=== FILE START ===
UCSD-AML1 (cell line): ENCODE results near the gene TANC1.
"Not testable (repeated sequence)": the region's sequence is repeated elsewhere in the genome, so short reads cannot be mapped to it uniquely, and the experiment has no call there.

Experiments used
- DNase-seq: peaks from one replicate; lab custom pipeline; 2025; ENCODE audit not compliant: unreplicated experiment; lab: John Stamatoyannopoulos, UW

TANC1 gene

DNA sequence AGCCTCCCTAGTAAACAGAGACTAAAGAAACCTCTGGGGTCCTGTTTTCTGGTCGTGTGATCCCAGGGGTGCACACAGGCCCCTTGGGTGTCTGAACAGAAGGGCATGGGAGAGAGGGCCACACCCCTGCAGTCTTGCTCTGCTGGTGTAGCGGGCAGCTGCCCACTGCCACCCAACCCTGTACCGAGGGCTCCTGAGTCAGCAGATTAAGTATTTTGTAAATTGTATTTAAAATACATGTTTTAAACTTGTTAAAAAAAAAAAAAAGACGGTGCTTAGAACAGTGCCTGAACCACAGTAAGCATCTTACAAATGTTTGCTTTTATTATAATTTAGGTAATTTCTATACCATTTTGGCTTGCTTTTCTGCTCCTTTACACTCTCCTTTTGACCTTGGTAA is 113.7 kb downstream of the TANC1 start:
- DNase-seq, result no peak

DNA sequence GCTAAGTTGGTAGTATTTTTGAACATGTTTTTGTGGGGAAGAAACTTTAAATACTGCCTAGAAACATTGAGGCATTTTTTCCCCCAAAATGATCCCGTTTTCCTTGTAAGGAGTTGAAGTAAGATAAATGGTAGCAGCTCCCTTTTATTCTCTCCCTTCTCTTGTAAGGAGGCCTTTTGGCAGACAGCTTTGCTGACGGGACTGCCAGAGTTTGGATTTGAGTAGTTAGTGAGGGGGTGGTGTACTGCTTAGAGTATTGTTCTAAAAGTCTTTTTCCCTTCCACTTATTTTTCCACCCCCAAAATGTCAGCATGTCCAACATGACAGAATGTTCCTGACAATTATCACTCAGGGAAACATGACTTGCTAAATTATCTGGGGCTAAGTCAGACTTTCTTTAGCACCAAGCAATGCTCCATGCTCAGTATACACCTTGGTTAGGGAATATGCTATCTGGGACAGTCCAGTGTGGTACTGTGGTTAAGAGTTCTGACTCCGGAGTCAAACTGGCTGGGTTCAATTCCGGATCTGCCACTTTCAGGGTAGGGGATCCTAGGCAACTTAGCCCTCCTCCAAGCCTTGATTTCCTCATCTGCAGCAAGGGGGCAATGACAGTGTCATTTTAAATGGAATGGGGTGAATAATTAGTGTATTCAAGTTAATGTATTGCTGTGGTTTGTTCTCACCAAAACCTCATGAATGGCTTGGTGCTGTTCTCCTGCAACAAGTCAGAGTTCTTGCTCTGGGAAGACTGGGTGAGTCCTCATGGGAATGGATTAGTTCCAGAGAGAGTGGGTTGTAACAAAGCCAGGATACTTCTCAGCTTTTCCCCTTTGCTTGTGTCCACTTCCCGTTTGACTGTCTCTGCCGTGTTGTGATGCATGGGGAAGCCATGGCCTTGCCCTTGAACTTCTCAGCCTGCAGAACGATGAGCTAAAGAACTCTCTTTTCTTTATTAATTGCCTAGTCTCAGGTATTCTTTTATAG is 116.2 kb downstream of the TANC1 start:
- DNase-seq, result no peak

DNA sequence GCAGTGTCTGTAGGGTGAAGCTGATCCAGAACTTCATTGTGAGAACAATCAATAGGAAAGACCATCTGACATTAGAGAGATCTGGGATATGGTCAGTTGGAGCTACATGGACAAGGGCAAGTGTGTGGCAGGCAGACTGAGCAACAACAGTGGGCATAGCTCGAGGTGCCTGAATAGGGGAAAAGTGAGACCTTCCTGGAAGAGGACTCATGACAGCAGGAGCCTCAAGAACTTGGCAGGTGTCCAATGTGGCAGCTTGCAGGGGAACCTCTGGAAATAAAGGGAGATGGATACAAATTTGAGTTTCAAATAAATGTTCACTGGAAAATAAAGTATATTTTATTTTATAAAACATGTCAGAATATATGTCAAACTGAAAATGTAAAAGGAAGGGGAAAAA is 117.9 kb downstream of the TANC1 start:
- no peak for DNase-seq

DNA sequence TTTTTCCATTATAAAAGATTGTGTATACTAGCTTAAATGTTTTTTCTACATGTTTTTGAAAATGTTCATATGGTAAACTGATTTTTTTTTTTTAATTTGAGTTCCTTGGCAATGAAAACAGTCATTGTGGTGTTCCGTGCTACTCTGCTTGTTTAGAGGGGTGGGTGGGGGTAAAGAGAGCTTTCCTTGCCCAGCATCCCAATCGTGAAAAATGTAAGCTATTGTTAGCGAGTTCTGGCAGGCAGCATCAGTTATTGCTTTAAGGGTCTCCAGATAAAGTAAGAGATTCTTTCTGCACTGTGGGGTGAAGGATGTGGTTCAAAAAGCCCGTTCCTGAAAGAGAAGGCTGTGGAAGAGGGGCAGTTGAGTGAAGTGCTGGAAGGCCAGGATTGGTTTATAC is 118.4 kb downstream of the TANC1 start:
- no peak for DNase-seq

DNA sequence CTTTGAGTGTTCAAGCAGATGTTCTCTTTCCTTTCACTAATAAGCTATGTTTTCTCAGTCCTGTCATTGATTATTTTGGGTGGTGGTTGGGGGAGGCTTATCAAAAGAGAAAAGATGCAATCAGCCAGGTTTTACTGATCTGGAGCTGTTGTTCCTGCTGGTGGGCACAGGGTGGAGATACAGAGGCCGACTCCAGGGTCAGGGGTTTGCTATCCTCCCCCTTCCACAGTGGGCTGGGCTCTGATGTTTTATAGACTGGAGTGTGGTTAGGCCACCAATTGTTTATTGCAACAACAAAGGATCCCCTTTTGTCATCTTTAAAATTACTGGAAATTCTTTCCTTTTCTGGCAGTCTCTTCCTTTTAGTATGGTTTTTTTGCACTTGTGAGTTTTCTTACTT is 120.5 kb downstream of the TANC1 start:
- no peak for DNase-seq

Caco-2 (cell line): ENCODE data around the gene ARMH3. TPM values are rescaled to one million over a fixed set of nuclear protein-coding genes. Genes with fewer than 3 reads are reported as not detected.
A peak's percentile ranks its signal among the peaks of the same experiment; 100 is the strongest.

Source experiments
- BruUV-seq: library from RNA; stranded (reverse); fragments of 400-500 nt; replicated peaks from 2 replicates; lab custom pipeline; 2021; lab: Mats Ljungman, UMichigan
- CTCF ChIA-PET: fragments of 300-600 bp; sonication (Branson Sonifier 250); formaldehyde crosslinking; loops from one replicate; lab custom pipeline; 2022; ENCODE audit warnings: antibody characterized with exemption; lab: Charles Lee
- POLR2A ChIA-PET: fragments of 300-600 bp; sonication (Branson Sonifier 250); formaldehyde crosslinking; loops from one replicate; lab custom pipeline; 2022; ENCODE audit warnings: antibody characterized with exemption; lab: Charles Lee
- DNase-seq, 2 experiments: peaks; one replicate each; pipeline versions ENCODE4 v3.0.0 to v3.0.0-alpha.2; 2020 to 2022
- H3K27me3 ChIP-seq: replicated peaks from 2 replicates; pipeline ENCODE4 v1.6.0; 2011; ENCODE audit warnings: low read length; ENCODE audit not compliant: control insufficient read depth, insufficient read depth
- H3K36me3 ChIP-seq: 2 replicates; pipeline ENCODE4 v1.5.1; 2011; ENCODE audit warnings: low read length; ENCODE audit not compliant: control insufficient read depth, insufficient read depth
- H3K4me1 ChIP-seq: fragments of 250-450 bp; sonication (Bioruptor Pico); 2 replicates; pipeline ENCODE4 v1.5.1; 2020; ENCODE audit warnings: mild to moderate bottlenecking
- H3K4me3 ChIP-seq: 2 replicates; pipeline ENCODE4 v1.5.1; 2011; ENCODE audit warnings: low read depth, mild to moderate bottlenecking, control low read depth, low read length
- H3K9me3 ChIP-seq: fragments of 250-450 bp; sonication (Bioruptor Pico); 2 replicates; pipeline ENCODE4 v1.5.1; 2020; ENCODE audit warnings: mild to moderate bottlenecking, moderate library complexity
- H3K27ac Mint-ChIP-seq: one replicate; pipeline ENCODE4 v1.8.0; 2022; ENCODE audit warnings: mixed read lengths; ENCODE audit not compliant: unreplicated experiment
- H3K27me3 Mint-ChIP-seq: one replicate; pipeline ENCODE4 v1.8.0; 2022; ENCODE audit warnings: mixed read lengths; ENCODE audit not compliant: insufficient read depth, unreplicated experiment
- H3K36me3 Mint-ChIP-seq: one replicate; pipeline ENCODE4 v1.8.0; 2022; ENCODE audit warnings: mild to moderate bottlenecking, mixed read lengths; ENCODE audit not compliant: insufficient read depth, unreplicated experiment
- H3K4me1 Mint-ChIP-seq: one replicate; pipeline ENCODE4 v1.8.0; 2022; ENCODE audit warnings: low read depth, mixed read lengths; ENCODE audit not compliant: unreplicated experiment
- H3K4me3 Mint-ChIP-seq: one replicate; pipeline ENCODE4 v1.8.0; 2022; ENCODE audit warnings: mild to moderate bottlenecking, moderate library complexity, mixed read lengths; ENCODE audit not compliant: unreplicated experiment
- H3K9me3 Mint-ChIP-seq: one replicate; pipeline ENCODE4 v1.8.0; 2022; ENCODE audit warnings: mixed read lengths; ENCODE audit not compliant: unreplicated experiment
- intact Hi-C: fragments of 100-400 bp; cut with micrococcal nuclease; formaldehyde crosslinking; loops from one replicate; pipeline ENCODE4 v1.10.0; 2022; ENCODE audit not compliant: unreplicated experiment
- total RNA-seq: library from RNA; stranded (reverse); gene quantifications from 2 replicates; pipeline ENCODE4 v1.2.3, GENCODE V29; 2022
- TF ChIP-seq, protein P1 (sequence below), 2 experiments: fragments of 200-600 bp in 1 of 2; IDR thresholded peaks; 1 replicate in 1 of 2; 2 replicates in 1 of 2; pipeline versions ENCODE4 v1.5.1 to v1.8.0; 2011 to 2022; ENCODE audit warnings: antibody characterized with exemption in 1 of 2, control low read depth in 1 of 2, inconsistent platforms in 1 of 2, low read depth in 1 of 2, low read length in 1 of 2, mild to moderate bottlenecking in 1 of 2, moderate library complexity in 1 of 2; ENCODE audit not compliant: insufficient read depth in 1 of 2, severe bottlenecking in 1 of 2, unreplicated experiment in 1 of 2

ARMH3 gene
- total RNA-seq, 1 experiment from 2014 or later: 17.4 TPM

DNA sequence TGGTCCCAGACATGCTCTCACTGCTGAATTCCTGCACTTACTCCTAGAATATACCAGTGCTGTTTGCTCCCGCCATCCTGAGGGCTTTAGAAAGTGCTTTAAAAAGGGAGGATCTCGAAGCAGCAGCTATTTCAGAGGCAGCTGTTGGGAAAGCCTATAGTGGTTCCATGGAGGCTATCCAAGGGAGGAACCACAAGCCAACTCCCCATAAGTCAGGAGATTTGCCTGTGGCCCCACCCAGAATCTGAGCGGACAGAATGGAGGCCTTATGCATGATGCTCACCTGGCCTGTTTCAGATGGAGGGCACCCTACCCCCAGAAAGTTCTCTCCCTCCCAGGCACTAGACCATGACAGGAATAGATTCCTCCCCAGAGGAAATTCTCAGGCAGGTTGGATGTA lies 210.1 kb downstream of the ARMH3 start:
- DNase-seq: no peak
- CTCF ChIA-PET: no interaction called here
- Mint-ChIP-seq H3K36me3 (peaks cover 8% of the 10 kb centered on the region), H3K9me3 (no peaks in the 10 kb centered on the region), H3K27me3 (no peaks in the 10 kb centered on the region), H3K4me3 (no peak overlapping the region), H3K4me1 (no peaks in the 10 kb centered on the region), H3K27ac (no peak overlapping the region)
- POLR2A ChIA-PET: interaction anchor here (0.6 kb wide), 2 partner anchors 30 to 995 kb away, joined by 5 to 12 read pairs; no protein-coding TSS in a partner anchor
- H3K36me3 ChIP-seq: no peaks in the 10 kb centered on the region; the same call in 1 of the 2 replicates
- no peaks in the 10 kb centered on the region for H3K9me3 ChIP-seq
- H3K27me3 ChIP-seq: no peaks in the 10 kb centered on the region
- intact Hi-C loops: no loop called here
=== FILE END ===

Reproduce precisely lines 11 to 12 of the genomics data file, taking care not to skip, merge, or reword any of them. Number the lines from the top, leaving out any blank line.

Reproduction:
- no peak for DNase-seq

DNA sequence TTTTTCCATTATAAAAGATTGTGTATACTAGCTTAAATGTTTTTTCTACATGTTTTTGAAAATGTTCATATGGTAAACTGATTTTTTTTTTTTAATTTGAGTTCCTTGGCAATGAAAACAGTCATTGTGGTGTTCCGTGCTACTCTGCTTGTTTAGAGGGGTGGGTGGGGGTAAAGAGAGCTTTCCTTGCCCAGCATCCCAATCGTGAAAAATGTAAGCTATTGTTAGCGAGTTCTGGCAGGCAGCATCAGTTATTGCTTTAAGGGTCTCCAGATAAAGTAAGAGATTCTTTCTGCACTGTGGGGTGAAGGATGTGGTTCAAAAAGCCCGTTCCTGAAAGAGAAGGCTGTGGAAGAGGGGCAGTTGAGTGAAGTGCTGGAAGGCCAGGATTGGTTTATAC is 118.4 kb downstream of the TANC1 start: